Come election season, doom and gloom dominates the airwaves with majority of candidates trying to show off how they are going to be tougher than the incumbent on issues of national security. Often American voters are reminded how afraid they should be of the world around them, and why exactly they need a particular he/she to be at the White House, and not someone else. In 2008, Hillary Clinton ran the 3 am phone call ad propagating her credentials and experience as someone who could answer the call to security threats in a "dangerous world." The same advertisement has come under attack from Republican candidates like Rand Paul in recent times, alleging that Hillary Clinton as Secretary of State had failed to answer that "3 am phone call" when it mattered, referring to the terrorist attacks in 2012 at the US diplomatic compound in Benghazi, Libya where casualties included the US Ambassador Christopher Stevens.

However, a government going overboard on matters of national security also becomes a matter of concern with the American public. Debates about government surveillance over American citizens and its limitations have often been hotly debated among the candidates in the post 9/11 era. Democratic candidate Bernie Sanders has been speaking against excessive government surveillance. Writing for Time Ideas in May this year, he contended, "...We must do everything we can to protect our country from the serious potential of another terrorist attack. We can and must do so, however, in a way that also protects the constitutional rights of the American people and maintains our free society."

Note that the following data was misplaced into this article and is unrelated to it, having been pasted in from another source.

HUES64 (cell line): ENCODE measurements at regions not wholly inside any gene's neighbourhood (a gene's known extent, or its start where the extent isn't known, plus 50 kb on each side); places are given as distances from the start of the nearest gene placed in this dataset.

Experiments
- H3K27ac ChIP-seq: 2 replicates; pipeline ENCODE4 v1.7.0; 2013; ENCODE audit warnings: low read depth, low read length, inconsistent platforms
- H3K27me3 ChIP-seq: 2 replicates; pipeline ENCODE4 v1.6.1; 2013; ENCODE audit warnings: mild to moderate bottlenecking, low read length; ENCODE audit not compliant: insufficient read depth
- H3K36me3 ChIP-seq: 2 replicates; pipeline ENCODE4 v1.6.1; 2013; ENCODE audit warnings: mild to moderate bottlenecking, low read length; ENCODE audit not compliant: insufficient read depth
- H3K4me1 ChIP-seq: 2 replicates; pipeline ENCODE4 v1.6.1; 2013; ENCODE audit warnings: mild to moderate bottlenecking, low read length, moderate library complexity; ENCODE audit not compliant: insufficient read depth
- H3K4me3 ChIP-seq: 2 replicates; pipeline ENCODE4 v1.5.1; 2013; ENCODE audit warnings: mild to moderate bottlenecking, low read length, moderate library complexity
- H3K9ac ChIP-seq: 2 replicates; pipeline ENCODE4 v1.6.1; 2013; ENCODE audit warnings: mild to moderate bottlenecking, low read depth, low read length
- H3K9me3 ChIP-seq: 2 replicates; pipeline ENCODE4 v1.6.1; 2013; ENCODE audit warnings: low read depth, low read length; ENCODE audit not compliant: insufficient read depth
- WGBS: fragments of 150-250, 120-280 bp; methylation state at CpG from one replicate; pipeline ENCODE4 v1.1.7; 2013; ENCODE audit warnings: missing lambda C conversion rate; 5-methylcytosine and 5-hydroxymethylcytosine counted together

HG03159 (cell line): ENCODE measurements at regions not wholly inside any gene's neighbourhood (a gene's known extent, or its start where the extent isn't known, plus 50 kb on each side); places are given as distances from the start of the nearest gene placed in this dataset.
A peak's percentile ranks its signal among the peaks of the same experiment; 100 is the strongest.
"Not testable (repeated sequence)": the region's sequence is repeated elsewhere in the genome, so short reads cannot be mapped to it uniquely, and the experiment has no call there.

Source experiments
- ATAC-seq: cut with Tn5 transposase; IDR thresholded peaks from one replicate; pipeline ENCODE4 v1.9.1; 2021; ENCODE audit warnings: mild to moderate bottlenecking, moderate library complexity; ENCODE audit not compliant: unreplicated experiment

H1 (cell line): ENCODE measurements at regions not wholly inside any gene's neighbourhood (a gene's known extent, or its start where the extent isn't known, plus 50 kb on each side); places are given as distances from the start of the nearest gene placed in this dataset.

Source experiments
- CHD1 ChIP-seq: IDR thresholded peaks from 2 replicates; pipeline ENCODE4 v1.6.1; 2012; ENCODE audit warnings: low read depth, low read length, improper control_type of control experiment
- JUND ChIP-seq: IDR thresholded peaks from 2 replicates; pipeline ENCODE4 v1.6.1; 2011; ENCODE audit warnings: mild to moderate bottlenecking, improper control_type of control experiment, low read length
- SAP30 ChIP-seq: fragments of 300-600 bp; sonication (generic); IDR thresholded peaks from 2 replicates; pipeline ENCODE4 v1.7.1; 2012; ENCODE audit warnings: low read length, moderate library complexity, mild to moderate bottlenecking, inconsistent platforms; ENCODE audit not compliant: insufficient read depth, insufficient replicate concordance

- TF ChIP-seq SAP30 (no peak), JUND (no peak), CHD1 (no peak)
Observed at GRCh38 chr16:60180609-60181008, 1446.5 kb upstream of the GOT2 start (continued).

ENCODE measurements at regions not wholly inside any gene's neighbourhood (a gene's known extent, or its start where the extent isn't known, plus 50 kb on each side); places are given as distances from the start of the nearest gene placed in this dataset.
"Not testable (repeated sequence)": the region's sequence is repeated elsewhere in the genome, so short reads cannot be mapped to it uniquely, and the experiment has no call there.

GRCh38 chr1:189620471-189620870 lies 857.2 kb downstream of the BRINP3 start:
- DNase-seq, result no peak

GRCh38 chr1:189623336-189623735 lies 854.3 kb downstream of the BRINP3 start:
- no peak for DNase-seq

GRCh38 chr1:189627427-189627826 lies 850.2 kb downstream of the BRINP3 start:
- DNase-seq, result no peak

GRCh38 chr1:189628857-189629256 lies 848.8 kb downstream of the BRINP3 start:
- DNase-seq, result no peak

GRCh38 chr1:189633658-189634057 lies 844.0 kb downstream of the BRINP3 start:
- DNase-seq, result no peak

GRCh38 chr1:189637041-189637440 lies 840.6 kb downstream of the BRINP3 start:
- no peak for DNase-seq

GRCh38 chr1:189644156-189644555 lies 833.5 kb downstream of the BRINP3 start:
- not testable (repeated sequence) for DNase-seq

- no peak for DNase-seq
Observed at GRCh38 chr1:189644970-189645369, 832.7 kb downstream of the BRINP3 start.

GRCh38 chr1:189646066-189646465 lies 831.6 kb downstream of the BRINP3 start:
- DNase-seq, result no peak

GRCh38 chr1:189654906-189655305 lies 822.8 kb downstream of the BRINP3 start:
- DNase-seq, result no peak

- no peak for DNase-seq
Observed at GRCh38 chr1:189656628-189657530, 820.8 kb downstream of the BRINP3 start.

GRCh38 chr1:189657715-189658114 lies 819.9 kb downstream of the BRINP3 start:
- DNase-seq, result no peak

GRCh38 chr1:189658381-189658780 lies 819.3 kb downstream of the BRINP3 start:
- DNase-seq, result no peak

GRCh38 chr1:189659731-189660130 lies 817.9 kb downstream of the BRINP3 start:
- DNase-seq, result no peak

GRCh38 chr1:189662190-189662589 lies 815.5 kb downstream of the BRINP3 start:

Republican candidate Chris Christie stands at the opposite end of this debate. Speaking at Portsmouth, New Hampshire the same month, Chris Christie defended the government's anti-terror and surveillance laws. Vehemently refuting the fears of government encroaching upon civil liberties in the name of national security, he argued, "... Let's be clear, all these fears are exaggerated and ridiculous. When it comes to fighting terrorism, our government is not the enemy."

One of the best examples of the scare tactic during campaigns came out of the Bush-Cheney re-election campaign in 2004, called the Wolves ad. It used wolves as a metaphor for lurking terrorists in the post 9/11 era ready to harm America, and criticized the democratic opponent John Kerry and liberals in the Congress for voting to slash America's intelligence operations budget, putting the country in harm's way. According to Ken Goldstein, an expert on campaign advertising and a political scientist at the University of San Francisco, regardless of general perceptions of negative advertising, political strategists swear by them as turnout tools. Goldstein emphasized that "people are more likely to take into account fear than hope in casting a ballot."

Instilling fears of the other candidate into the minds of American voters has emerged an important feature of election campaigns. The fear mongering, through campaign rhetoric and negative ads, are distributed many times over by the power of new media technologies. As the election season heats up, the language of fear and name calling is rampant within parties and between parties. Alarm bells are being sounded forthreats of all hues and designs against the "American" way of life. Those threats might come from terrorists, rogue states, sexual orientations, abortion, illegal immigrants, socialism or a leader who was incompetent and betraying the "American dream." President Franklin D. Roosevelt famously said, "... the only thing we have to fear is fear itself." However, the politics of fear continues to be liberally employed in the greatest act of liberal democracies—"free and fair" elections.

(The author is Assistant Professor at the Department of Geopolitics and International Relations, Manipal University, Karnataka)